by Wes Bishop
Early in his administration, former President George W. Bush created a special office known as the Office of Faith Based Initiatives. Unable to get backing in Congress for the creation of this new office former President Bush relied solely on an executive order to keep the office in existence. Bush drew criticism from many Democrats and moderate Republicans for this act. Some cited the violation of separation of church and state, while others claimed that it was wrong for the President to bypass Congress to create a new executive department, when he knew the legislative branch did not support it. Fair criticisms, yet for all who were conscious during the past eight years it comes as no surprise that the conservative President Bush interpreted the Constitution liberally.
In a recent move, newly elected President Obama has decided to keep the Office of Faith Based Initiatives. Just as Bush created the office through executive order, so too is President Obama keeping the department, again leaving Congress bypassed. This act has drawn criticism for President Obama, with skeptics pointing to the violation of separation of church and state, and the excluding of the legislative branch in decisions of government.
President Obama attempted to answer these concerns in a speech this February 5. “The goal of this office will not be to favor one religious group over another or even religious groups over secular groups,” Obama stated before a gathered group. “It will simply be to work on behalf of those organizations that want to work on behalf of our communities, and to do so without blurring the line that our founders wisely drew between church and state.”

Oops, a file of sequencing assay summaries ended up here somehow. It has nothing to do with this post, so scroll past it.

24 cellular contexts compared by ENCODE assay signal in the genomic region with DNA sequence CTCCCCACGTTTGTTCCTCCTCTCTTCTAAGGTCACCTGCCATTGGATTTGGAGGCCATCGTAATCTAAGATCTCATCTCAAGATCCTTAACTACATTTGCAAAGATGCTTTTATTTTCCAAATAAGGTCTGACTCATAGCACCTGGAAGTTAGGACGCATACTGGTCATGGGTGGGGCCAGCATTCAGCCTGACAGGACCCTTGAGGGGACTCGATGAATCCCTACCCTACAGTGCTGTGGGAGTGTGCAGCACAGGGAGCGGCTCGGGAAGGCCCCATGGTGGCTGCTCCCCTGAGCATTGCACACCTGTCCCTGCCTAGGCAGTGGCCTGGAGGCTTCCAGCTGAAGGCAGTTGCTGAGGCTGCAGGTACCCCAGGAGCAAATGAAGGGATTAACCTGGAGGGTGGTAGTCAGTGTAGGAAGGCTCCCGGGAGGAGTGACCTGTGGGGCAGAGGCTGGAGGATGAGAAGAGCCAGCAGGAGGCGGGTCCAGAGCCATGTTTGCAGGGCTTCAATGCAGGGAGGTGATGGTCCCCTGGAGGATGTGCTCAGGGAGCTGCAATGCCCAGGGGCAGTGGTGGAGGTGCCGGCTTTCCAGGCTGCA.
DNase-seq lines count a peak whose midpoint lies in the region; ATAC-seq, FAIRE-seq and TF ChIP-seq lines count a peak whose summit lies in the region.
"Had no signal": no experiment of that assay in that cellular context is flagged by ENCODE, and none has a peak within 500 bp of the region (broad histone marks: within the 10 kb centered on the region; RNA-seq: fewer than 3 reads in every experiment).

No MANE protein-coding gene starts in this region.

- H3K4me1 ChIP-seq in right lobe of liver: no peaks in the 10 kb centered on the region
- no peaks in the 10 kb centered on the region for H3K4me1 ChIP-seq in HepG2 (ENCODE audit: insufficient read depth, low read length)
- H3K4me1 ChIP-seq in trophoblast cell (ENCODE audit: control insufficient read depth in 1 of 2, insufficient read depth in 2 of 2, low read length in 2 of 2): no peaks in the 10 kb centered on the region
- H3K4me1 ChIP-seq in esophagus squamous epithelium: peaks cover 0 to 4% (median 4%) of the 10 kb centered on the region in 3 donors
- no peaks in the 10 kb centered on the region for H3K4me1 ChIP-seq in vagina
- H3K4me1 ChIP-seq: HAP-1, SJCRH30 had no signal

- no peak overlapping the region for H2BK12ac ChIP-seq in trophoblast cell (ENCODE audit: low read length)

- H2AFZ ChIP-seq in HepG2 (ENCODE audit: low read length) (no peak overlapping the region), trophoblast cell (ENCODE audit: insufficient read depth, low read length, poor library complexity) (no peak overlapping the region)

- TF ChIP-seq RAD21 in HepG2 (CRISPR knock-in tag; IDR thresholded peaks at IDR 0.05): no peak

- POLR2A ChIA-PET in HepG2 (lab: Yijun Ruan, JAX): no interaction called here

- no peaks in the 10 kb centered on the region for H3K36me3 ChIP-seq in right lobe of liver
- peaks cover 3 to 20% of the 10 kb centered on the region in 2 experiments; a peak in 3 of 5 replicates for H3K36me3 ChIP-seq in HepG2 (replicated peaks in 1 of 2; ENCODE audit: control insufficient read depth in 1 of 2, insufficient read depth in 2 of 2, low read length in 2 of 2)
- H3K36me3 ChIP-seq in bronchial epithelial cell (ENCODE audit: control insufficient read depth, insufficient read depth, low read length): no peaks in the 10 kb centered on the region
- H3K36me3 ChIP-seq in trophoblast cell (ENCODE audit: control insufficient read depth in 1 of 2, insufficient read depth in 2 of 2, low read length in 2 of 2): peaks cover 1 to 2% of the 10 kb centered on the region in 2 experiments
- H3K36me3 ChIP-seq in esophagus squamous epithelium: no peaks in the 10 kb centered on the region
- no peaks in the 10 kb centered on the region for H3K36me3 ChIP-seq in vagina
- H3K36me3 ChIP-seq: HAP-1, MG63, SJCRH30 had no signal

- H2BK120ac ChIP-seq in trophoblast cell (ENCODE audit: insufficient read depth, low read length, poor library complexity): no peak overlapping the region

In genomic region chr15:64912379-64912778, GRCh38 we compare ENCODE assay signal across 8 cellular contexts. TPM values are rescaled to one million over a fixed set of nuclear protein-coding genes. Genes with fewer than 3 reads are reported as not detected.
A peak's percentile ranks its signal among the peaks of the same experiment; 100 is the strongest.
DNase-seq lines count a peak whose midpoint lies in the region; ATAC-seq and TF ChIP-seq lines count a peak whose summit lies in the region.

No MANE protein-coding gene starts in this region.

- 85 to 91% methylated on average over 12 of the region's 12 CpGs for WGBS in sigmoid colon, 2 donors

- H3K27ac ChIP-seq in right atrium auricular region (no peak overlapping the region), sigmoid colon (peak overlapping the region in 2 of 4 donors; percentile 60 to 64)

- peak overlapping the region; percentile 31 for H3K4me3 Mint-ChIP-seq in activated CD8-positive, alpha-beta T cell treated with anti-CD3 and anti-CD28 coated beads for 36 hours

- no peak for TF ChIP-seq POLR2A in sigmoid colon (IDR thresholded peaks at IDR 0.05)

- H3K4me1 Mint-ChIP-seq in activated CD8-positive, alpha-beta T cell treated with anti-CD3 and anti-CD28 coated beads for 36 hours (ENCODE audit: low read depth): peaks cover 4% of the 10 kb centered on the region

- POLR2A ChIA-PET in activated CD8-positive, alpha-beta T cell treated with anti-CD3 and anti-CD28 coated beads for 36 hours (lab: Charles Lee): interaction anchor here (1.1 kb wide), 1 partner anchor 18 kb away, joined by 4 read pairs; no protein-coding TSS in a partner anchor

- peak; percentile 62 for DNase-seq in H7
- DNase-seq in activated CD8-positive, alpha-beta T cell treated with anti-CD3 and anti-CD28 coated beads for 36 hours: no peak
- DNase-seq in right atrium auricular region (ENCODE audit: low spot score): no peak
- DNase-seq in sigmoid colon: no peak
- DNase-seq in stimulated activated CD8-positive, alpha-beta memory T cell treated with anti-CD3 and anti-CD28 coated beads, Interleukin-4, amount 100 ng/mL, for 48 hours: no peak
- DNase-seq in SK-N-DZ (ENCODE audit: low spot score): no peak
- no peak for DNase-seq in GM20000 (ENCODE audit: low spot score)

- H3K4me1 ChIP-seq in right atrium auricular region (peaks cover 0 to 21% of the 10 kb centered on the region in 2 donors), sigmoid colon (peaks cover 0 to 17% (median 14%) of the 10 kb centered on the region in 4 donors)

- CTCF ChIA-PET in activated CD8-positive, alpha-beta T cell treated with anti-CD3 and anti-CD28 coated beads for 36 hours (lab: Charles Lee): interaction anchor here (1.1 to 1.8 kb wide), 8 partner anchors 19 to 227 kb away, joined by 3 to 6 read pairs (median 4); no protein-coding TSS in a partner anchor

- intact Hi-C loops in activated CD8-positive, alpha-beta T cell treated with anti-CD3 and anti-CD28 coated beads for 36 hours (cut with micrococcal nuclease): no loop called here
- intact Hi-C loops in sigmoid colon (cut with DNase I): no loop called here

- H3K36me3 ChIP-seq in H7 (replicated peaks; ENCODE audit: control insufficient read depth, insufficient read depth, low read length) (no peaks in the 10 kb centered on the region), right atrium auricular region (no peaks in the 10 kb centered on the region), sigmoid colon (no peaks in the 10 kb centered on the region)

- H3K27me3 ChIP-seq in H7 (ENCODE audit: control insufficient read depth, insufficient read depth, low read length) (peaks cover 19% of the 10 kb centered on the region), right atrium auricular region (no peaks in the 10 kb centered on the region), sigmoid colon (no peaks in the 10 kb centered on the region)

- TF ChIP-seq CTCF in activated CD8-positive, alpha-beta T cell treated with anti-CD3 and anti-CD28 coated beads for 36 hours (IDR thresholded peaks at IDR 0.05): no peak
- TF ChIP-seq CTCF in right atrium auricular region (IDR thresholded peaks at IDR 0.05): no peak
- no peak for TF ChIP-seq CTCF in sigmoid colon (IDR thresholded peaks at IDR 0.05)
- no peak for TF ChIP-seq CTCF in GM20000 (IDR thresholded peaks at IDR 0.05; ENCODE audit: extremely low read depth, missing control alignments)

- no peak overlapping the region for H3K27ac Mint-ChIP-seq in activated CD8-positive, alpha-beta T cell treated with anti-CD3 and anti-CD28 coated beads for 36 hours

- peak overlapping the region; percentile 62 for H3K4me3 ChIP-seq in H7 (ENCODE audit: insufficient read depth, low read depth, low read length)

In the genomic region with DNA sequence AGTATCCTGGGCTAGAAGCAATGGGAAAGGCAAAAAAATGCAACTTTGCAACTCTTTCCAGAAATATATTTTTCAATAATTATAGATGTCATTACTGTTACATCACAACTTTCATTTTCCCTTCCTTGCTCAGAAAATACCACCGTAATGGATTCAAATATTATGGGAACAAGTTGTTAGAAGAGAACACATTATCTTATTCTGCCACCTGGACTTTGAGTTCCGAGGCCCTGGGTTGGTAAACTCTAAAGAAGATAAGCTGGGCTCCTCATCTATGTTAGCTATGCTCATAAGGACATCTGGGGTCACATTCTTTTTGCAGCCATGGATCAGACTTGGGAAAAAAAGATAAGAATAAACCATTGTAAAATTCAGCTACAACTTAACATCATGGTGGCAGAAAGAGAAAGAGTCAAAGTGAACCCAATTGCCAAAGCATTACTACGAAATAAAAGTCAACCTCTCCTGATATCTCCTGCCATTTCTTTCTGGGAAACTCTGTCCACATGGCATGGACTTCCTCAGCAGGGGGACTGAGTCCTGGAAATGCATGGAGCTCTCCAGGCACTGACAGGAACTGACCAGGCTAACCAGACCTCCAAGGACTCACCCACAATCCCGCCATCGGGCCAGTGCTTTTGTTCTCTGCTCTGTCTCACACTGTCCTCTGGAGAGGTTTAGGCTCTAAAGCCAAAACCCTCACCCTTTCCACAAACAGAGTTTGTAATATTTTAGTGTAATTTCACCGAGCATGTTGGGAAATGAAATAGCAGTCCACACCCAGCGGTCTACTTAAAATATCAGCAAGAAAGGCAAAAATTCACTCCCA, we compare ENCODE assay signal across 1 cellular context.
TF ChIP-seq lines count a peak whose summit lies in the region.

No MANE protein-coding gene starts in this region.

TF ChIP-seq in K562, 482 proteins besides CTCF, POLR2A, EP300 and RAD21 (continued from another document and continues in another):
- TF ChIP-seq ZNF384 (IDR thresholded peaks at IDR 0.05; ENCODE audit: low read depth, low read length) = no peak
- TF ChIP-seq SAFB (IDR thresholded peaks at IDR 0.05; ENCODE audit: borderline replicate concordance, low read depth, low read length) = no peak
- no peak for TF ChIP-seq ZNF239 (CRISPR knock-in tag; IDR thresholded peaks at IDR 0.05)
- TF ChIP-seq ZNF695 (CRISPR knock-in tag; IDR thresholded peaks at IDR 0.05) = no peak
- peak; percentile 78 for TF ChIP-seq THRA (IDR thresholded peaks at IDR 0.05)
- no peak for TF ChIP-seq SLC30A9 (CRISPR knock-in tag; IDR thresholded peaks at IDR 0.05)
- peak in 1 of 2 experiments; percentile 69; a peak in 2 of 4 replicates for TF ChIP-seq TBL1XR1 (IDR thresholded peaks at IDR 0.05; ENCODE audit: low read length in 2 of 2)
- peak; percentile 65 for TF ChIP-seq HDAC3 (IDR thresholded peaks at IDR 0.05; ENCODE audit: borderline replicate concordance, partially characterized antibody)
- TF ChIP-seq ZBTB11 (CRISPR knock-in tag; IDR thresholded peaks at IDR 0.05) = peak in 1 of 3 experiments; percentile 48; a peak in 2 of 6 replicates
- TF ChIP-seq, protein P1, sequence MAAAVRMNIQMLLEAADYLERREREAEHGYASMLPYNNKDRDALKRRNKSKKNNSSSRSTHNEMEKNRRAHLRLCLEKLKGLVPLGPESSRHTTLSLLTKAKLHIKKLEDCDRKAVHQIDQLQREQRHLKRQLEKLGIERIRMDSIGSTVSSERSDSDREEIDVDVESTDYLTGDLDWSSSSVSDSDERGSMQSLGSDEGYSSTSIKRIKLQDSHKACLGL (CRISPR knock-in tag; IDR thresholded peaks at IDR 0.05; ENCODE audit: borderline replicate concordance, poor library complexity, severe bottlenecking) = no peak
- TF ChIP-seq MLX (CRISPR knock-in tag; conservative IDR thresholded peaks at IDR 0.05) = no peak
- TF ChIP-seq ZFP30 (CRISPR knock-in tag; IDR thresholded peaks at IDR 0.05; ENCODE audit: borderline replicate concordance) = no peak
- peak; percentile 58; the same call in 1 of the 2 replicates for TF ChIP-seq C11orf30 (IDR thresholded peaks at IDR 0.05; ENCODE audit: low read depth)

According to this line of reasoning President Obama is claiming that the best way to keep religion and government separate is to have a government office ran by a religious leader that allocates money to various religious groups to do a job for the government. In short, the government is working with a religious organization, and therefore they are no longer separate.
However, there is the claim that President Obama will not permit these organizations that receive money to discriminate hiring practices based on religion or sexual orientation. Yet this claim fails to acknowledge the fact that President Obama will not always be the current President. Already social conservatives are learning this lesson, by supporting and allowing President Bush to create this office they are now forced to see their tax dollars going to religious and secular organizations they do not support. Social conservatives failed to realize the power they gave Bush is the power Obama inherits. Sadly, supporters of Obama’s decision are making the same mistake. As of now the office will not be used to discriminate against gays or limit a woman’s choice in pregnancy, but when Obama is out of office what will occur? Obama, no doubt will walk the ambiguous line he has drawn in regards to separation of Church and State, but the next President may not be so cautious.
In Greek mythology, there exist the story of Pandora and her lethal box. According to the myth Pandora was commanded not to open a box she was entrusted to keep closed. Ignoring her instructions, she opened the box and from it, evil spirits were released upon the human race. No matter how much she wanted to Pandora was unable to take back what she had done.
Much like Pandora, Obama and social liberals will someday be faced with the same problem. This is shown in history, in 1995 former President Bill Clinton signed a presidential directive allowing the practice of extraordinary rendition, a practice that legally allowed the U.S. to hand over suspects to another country. At the time there was little concern, as many defenders pointed out Clinton would not abuse the power. However, during President Bush’s administration the practice was used to deny legal rights and engage in torturing suspects.
Mythology, just like history, seems destined to repeat itself, especially when politicians and the citizenry fail to learn both.
Wes Bishop is a senior at Ohio University.
He can be reached at firstname.lastname@example.org